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Cheddar Man is the name given to the remains of a human male found in Gough's Cavemarker in Cheddar Gorgemarker, Somersetmarker, England. The remains date to approximately 7150 BC, and it appears that he died a violent death. It is Britain’s oldest complete human skeleton.

The remains were excavated in 1903, and currently reside in the Natural History Museummarker in London, with a replica in the "Cheddar Man and the Cannibals" museum in Cheddarmarker village.

However, his death remains a mystery, and there is presently no scientific evidence to suggest how he died, and any speculation based on scientifically investigated known practices which existed during this early period are inconclusive.

Mitochondrial DNA testing

In 1996, Bryan Sykes of Oxford Universitymarker first sequenced the mitochondrial DNA of Cheddar Man, with DNA extracted from one of Cheddar Man's molar. Cheddar Man was determined to have belonged to Haplogroup U5a, a branch of mitochondrial haplogroup U. U5a, the specific haplogroup of Cheddar Man, is known to be the oldest truly modern human (not Neanderthal) mtDNA haplogroup in Europe.

Bryan Sykes' research into Cheddar Man was filmed as he performed it. As a means of connecting Cheddar Man to the living residents of Cheddar village, he compared mitochondrial DNA taken from twenty living residents of the village to that extracted from Cheddar Man’s molar. It produced two exact matches and one match with a single mutation. The two exact matches were schoolchildren, and their names were not released. The close match was a history teacher named Adrian Targett.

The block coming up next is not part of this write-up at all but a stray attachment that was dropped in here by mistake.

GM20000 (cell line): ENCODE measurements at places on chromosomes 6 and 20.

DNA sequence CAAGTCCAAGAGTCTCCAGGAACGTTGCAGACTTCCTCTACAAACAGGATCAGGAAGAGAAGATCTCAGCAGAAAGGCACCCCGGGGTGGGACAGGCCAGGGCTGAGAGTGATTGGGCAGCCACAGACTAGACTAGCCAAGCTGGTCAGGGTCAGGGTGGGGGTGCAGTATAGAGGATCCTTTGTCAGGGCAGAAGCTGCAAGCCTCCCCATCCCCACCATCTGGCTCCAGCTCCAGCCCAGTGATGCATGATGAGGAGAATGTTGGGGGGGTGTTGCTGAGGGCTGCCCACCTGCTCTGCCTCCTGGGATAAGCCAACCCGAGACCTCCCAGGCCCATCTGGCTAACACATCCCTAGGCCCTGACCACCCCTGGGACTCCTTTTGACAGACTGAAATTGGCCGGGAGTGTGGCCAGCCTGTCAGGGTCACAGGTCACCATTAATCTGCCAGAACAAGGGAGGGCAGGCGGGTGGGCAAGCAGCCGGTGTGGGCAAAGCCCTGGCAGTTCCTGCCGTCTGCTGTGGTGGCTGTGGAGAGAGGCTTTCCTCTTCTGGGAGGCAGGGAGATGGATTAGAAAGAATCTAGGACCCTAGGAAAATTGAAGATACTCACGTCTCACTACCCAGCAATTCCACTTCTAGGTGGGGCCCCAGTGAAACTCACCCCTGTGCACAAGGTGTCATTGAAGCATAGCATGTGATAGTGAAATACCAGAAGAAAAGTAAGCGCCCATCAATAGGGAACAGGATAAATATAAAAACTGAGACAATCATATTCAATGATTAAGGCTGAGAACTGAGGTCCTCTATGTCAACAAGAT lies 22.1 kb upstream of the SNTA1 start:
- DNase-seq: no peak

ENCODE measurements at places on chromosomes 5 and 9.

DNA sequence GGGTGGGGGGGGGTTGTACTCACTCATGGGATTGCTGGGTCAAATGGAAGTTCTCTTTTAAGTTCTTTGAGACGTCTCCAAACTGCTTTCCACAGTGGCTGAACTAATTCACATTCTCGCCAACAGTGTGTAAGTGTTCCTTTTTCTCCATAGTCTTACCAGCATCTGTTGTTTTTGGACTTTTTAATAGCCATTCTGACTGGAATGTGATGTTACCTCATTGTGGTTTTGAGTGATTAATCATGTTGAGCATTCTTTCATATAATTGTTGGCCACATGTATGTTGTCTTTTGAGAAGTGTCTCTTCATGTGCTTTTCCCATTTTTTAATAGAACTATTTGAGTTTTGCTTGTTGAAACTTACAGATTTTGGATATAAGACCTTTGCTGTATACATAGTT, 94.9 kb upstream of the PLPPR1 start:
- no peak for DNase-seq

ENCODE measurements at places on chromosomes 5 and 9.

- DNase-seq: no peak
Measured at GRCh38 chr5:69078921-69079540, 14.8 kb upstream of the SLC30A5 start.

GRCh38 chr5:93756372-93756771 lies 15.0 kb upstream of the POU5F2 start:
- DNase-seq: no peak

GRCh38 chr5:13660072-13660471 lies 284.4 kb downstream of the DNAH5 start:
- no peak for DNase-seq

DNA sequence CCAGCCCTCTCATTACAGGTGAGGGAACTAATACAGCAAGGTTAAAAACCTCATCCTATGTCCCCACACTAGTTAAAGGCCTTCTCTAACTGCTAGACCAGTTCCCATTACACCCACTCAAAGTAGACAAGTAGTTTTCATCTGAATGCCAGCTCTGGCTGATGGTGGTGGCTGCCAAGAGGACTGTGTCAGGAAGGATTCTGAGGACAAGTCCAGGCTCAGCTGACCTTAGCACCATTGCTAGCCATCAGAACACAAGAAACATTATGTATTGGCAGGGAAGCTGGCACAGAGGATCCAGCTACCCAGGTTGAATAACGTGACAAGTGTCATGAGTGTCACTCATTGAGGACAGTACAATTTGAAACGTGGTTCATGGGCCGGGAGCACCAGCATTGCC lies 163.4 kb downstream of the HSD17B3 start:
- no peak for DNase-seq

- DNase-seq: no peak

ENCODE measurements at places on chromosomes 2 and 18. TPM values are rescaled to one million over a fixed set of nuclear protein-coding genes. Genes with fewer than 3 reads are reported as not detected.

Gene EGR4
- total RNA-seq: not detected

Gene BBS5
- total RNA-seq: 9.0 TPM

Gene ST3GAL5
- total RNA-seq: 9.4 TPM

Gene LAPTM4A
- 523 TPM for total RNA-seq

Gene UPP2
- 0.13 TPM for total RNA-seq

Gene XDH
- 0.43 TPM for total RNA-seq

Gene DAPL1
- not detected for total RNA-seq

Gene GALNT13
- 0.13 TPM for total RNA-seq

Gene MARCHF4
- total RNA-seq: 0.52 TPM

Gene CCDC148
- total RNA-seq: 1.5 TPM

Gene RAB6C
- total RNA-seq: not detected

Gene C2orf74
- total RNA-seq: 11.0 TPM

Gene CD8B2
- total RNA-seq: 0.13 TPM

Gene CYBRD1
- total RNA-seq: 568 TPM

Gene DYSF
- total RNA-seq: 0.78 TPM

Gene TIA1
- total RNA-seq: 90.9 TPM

Sykes argued that this modern connection to Cheddar Man (who died at least three thousand years before agriculture began in Britain) makes credible the theory that modern-day Britons are not all descended from Middle Eastern migratory farmers, but rather modern Britons are descended from ancient European Palaeolithic and Mesolithic hunter-gatherer tribes who much later on adopted farming.


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